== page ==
In recent weeks, we have all been hearing all kinds of things about Iran going nuclear. We have heard rumors of attacks on Iran’s nuclear facilities by Israel or the United States, and we have heard reports of Russia supplying missile defense systems. What we haven’t heard a lot of is what is happening inside Iran in terms of the relationship between its people and its government.
Michael Ledeen posted an article at the Wall Street Journal last week on some of the internal unrest in Iran. Michael Ledeen, a scholar at the Foundation for the Defense of Democracies, is the author of “Accomplice to Evil: Iran and the War Against the West” (St. Martin’s, 2009).
Mr. Ledeen points out recent communication problems within the regime. According to the article:
“A few weeks ago, according to official and private reports, the Iranian air force shot down three drones near the southwestern city of Bushehr, where a Russian-supplied nuclear reactor has just started up. When the Revolutionary Guards inspected the debris, they expected to find proof of high-altitude spying. Instead, the Guards had to report to Supreme Leader Ali Khamenei that the air force had blasted Iran’s own unmanned aircraft out of the sky.”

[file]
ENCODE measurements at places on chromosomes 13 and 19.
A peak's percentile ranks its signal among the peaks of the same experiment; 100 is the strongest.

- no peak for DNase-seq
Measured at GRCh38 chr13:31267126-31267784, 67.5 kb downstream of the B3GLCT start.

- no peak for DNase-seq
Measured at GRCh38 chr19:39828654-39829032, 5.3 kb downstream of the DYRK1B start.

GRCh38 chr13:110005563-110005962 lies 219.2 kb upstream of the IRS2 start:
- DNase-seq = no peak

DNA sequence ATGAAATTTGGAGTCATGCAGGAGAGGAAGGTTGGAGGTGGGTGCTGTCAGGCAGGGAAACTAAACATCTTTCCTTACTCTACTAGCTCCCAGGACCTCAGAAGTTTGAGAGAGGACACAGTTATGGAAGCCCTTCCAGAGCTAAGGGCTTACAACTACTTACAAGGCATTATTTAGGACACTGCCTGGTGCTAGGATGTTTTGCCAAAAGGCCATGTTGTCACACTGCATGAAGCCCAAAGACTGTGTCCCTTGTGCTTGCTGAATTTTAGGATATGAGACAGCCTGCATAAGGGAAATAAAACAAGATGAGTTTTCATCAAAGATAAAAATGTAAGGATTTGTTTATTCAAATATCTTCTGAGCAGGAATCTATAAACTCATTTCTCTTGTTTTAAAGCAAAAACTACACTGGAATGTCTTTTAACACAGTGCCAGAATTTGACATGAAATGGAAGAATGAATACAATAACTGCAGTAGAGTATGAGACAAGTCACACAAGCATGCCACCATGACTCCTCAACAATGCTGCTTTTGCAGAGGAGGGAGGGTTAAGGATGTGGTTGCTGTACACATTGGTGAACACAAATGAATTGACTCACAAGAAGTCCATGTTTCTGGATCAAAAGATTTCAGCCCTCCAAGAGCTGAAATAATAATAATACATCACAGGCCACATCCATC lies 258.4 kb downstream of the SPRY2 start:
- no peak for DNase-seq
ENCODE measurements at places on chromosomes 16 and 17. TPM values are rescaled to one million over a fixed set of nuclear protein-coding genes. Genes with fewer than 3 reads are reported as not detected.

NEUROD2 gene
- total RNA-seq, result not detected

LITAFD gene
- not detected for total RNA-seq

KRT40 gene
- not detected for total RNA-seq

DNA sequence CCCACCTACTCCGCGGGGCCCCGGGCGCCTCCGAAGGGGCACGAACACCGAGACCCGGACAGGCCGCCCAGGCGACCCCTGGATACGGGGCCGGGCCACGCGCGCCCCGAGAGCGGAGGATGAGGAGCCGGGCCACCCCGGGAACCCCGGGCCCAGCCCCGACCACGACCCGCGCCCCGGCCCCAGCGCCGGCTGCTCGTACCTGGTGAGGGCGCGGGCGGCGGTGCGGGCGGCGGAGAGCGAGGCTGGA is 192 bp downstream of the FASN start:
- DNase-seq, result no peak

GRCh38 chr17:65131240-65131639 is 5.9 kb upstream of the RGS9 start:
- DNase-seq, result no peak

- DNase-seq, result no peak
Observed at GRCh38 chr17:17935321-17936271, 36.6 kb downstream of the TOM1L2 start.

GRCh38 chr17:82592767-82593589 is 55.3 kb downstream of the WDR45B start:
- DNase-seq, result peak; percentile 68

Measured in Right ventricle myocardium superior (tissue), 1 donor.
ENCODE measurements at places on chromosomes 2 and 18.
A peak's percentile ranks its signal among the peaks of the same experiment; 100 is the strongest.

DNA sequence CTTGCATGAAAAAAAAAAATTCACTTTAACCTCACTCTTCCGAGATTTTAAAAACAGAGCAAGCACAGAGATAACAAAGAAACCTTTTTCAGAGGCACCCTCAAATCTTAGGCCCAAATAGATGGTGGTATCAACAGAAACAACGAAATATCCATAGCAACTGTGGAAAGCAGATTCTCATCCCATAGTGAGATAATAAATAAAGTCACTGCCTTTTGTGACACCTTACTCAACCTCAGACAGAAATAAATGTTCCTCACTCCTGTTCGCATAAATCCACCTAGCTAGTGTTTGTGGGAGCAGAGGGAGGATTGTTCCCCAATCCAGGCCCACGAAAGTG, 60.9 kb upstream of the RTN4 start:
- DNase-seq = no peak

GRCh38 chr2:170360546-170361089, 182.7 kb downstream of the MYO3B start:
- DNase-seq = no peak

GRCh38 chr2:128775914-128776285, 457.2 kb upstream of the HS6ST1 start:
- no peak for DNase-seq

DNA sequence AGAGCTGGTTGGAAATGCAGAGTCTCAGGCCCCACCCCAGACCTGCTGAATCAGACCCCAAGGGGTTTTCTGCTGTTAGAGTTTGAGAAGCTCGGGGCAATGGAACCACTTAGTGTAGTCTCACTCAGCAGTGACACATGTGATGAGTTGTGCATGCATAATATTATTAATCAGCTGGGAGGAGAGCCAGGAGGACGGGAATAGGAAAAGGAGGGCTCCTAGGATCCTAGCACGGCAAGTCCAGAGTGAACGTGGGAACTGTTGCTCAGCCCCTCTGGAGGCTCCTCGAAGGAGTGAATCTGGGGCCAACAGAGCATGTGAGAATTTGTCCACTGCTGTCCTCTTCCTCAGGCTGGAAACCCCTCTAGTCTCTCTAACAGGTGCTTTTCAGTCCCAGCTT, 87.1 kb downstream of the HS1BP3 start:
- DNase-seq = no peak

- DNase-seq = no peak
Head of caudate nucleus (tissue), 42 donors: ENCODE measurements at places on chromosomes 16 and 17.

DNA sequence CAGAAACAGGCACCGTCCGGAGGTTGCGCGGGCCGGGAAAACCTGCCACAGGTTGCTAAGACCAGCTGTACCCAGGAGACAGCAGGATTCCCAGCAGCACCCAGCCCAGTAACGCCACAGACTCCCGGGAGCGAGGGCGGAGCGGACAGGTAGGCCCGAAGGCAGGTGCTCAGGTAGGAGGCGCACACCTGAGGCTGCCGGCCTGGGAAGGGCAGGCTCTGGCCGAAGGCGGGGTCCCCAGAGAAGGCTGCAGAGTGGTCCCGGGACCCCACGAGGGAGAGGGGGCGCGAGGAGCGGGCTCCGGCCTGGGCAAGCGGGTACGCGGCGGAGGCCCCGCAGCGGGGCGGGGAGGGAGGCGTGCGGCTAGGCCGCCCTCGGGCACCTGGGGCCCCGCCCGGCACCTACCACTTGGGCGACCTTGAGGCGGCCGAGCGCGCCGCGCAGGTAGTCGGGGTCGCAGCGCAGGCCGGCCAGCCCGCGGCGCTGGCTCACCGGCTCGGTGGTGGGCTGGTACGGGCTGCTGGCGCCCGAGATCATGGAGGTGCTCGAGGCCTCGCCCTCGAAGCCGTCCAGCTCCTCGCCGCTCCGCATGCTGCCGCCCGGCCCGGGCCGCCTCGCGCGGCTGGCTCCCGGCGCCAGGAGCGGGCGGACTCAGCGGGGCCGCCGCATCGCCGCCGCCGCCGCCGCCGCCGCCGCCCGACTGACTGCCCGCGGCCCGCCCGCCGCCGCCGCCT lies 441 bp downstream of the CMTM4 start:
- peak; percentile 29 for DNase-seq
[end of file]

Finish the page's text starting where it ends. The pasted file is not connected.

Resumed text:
Evidently the Iranian military had deployed the drones, but had neglected to tell the Iranian Air Force. This sounds more like Keystone Kops than a successful dictatorship.
There have also been a series of recent attacks against the Iranian oil industry. A pipeline to Turkey was blown up last month, and there was an explosion in a natural gas pipeline. There was also an explosion at a petrochemical plant used to convert natural gas to fuel for vehicles.
The Green Movement (the movement that opposes the current government) is gaining strength. The best solution to Iran going nuclear would be for the current government to fall. A true democracy in Iran would be a big step toward peace in the Middle East.